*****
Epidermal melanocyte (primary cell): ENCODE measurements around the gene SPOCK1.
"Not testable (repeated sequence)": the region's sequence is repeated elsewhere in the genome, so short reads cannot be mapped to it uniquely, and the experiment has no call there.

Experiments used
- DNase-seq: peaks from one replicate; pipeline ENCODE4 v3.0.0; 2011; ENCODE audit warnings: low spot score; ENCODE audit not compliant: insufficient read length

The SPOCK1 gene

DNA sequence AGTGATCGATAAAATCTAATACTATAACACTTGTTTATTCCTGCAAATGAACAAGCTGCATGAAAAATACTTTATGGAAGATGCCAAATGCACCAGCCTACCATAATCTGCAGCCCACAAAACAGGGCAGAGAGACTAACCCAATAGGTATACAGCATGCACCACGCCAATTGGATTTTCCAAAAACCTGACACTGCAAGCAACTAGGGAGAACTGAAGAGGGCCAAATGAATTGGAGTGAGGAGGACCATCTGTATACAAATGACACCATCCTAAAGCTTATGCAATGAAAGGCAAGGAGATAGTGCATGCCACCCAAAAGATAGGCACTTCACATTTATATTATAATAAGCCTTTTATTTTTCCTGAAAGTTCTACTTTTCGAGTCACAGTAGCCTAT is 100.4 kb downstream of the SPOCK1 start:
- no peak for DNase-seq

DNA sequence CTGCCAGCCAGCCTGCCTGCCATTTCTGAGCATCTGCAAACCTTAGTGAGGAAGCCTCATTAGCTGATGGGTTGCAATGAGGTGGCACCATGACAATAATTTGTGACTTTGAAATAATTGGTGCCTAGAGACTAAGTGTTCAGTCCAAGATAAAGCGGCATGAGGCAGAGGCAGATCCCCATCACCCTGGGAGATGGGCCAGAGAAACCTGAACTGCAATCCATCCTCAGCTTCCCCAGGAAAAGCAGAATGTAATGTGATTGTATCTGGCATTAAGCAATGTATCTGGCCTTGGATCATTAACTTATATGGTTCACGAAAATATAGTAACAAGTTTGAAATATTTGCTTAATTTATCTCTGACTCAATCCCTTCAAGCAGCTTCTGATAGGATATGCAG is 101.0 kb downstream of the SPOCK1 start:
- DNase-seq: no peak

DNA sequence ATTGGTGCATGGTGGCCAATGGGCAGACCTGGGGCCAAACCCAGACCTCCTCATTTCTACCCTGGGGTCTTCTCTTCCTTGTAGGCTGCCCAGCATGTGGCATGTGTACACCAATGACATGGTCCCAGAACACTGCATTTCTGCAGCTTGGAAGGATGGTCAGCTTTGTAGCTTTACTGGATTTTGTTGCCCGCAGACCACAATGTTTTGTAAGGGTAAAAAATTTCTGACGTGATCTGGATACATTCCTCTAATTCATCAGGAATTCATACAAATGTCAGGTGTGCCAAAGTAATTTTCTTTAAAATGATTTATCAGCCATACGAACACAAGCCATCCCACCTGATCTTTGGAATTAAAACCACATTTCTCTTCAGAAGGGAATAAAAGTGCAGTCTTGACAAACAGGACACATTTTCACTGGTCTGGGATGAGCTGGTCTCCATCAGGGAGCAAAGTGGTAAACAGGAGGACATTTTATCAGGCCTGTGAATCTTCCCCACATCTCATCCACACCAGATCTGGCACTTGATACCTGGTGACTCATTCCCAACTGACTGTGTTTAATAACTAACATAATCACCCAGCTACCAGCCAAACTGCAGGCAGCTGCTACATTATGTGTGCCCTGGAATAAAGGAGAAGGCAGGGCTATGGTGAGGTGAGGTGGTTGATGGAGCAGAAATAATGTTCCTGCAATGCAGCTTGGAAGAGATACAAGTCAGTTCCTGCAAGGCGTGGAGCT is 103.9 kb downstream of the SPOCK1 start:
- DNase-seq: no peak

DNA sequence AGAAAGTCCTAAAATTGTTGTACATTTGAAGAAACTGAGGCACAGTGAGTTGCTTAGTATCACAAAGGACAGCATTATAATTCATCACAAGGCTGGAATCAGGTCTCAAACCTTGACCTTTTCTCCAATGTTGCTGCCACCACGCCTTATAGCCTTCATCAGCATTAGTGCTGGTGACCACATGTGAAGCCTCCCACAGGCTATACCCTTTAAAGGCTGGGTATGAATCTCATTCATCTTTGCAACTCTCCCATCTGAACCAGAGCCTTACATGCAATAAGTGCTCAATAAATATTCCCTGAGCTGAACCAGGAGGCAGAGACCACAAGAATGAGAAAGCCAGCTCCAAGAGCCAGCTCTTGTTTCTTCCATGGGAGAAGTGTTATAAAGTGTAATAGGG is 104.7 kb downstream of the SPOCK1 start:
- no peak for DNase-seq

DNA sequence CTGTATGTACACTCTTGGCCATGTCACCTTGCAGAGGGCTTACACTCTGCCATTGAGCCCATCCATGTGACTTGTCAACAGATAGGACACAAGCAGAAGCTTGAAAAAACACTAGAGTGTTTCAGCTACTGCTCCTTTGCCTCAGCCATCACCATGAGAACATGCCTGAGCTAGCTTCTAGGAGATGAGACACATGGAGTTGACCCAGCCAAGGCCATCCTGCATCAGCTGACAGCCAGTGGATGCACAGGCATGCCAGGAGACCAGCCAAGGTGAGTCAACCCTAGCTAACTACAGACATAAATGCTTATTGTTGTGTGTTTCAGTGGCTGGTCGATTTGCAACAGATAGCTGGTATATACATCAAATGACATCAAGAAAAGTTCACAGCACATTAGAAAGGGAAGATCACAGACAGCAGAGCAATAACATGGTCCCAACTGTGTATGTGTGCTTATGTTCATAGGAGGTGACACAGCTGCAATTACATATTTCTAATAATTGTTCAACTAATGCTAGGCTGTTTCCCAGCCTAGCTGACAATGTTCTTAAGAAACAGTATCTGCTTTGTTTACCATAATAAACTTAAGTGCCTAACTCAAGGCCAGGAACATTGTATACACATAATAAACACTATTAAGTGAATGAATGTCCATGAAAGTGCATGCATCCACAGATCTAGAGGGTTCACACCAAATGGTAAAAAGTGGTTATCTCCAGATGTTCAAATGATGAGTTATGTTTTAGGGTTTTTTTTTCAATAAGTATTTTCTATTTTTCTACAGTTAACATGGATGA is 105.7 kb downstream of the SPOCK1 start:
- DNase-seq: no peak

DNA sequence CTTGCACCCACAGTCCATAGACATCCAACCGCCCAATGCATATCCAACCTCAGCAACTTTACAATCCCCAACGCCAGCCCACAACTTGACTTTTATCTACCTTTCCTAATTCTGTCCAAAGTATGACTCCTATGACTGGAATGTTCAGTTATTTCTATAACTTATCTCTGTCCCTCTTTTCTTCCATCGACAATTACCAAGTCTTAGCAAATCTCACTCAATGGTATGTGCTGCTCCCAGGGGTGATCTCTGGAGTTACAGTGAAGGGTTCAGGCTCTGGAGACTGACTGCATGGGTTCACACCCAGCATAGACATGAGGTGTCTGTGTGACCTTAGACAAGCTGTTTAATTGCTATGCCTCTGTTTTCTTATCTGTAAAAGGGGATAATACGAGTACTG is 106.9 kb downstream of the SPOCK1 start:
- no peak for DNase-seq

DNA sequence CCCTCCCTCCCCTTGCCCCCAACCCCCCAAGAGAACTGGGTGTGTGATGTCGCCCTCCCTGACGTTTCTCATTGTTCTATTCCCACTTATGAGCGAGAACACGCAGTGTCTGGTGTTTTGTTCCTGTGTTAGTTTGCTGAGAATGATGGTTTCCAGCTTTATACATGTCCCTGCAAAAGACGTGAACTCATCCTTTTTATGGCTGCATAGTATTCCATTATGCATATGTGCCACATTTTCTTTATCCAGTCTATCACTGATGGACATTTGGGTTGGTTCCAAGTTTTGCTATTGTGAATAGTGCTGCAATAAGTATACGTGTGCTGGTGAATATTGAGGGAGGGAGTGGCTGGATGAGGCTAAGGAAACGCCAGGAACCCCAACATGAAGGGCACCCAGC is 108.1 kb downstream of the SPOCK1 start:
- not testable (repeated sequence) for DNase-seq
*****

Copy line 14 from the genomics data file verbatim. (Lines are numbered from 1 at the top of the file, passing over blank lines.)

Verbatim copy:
DNA sequence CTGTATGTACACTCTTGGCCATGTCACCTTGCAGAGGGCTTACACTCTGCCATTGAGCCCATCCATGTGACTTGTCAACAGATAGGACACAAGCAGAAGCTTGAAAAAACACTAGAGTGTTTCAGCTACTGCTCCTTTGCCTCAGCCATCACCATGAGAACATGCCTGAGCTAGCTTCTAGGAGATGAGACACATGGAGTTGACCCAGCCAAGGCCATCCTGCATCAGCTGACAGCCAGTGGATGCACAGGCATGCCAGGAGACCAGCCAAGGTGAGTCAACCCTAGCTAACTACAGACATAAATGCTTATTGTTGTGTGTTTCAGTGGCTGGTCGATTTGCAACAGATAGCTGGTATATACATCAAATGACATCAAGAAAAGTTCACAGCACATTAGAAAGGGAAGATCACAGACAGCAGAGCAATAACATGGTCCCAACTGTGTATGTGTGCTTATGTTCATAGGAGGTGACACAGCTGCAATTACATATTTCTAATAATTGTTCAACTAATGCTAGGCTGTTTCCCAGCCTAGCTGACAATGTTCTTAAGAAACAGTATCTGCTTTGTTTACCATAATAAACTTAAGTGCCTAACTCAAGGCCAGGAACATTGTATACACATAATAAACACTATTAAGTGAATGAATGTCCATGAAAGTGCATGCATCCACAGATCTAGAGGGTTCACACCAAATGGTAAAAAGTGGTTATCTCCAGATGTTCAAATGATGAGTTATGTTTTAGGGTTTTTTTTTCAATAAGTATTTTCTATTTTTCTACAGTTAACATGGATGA is 105.7 kb downstream of the SPOCK1 start: